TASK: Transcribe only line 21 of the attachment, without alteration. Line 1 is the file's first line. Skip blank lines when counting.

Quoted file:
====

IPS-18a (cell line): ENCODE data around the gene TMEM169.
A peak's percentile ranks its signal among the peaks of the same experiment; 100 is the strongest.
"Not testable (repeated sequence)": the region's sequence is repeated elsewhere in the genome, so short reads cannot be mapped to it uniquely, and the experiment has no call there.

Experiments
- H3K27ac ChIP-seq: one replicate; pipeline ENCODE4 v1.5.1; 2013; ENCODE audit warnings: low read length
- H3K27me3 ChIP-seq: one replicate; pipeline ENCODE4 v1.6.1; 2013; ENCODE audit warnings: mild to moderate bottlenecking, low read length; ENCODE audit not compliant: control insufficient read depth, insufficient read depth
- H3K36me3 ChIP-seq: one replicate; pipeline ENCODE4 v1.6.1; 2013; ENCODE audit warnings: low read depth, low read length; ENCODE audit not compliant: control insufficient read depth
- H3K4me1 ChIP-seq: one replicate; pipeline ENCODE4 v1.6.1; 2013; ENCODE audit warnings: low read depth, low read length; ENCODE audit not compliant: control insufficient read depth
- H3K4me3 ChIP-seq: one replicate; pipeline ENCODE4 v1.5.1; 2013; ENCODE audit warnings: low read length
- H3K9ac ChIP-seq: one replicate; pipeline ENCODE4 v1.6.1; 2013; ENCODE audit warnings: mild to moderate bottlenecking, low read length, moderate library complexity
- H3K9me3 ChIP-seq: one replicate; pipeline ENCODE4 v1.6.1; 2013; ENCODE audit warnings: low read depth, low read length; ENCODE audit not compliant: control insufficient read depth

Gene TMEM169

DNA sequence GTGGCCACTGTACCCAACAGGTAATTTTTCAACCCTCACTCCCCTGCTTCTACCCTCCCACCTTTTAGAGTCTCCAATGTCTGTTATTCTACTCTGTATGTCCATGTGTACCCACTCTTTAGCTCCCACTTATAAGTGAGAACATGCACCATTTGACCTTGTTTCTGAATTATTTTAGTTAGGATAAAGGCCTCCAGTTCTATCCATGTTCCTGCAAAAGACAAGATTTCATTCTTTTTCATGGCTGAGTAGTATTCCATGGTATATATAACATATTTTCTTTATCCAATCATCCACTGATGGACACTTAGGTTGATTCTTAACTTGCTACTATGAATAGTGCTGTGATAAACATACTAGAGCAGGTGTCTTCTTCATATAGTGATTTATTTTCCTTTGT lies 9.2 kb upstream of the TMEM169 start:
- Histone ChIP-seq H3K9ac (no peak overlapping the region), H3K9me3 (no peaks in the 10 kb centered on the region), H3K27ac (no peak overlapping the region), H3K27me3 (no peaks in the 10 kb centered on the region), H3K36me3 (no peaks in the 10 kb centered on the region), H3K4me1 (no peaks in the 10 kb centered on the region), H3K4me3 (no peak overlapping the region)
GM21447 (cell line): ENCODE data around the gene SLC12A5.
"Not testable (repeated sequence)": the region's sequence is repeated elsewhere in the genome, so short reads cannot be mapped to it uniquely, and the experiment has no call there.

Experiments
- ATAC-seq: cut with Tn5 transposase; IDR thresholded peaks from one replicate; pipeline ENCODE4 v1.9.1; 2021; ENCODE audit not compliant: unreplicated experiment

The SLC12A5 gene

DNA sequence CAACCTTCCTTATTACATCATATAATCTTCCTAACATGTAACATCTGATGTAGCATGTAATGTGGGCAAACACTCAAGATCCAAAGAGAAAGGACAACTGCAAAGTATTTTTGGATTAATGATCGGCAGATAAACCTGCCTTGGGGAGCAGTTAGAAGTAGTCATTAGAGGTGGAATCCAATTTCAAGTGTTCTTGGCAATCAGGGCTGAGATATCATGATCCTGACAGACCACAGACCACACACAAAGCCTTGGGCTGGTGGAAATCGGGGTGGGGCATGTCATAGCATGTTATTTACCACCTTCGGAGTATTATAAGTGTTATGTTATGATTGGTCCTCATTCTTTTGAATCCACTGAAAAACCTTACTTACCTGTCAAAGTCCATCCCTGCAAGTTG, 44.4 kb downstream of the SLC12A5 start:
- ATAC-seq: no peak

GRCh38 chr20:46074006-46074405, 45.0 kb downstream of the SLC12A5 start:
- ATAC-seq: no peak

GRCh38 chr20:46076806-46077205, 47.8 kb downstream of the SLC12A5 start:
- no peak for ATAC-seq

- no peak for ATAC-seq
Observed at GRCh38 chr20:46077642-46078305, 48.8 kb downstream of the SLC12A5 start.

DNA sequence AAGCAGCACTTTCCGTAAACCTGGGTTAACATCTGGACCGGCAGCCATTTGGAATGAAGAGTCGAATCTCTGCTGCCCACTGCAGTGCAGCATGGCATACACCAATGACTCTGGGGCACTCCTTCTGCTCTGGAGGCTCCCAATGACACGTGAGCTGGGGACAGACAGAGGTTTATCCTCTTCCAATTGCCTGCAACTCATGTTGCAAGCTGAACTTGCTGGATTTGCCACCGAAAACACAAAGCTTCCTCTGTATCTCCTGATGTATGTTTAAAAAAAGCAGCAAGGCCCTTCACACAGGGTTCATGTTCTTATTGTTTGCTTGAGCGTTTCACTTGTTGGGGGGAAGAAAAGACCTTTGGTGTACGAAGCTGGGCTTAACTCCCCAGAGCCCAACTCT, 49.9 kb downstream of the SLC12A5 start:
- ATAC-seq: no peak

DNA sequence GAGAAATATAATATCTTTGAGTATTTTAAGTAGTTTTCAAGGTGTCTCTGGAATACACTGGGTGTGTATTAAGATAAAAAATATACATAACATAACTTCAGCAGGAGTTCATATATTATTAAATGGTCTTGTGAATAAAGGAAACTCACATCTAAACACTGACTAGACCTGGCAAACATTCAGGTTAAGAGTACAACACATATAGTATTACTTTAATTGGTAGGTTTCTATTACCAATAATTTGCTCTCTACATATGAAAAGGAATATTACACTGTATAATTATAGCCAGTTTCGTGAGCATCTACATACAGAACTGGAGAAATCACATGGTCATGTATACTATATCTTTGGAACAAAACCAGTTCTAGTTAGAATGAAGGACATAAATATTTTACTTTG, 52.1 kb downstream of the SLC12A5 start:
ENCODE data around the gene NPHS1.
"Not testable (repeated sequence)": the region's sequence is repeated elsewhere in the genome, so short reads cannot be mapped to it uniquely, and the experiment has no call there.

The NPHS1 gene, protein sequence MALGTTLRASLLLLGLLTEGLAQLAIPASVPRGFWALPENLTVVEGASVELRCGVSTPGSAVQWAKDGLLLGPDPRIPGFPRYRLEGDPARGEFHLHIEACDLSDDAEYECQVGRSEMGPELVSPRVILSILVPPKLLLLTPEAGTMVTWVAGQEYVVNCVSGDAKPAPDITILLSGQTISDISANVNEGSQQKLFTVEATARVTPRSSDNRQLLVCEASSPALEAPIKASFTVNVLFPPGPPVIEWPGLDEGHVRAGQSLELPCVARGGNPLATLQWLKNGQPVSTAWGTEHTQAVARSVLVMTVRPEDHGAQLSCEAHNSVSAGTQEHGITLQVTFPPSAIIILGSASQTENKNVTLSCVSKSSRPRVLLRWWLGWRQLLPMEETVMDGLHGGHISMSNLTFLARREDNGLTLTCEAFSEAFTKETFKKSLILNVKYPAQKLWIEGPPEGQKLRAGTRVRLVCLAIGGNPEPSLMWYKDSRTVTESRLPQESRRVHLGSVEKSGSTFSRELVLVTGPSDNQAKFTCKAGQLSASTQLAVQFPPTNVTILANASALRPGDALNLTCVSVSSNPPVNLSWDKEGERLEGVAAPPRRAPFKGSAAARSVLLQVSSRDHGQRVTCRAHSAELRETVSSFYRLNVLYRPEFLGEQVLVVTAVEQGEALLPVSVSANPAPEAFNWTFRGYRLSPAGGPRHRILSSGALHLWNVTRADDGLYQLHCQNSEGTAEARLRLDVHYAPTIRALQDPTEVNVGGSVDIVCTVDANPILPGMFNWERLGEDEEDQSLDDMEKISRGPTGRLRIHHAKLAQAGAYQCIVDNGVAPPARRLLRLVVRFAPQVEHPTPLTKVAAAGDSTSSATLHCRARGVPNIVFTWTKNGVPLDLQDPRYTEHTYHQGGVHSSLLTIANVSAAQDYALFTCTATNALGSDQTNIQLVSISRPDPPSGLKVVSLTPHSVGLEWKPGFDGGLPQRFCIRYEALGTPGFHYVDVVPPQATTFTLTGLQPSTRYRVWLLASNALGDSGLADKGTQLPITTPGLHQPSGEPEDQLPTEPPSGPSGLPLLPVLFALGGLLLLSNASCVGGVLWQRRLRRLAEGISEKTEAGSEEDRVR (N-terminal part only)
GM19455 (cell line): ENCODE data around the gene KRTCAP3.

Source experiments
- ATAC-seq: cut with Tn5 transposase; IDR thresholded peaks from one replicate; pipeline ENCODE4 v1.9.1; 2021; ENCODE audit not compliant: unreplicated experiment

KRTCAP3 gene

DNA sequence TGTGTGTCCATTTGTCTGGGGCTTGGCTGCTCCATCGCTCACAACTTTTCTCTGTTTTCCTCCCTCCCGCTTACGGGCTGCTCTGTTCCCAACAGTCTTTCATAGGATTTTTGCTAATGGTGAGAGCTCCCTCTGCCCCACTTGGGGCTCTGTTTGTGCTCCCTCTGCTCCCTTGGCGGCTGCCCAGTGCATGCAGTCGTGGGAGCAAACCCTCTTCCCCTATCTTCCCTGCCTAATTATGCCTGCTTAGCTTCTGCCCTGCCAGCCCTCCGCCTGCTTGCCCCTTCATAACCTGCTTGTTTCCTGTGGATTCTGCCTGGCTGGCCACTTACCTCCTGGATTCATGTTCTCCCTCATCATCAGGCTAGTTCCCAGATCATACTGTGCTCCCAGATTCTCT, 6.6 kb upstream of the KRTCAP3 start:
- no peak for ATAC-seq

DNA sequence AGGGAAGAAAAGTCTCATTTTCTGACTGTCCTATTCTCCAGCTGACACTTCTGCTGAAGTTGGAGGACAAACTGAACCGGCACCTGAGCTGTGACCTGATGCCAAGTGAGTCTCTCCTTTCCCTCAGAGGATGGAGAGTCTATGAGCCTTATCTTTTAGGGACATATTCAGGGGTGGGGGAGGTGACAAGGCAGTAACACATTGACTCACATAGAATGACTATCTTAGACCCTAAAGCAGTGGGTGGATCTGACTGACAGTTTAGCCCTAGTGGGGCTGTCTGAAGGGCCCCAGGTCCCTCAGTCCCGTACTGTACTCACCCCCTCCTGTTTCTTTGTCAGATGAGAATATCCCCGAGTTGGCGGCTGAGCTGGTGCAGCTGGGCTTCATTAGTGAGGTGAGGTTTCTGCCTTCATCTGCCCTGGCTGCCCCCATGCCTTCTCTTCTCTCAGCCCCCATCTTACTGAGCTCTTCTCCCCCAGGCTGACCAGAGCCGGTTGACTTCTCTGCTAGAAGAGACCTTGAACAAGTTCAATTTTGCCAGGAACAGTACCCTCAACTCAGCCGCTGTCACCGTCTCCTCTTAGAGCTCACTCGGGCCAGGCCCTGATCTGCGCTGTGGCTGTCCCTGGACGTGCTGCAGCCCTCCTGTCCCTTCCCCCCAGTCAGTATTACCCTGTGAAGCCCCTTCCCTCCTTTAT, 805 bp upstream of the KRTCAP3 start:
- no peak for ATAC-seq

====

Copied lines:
- ATAC-seq: no peak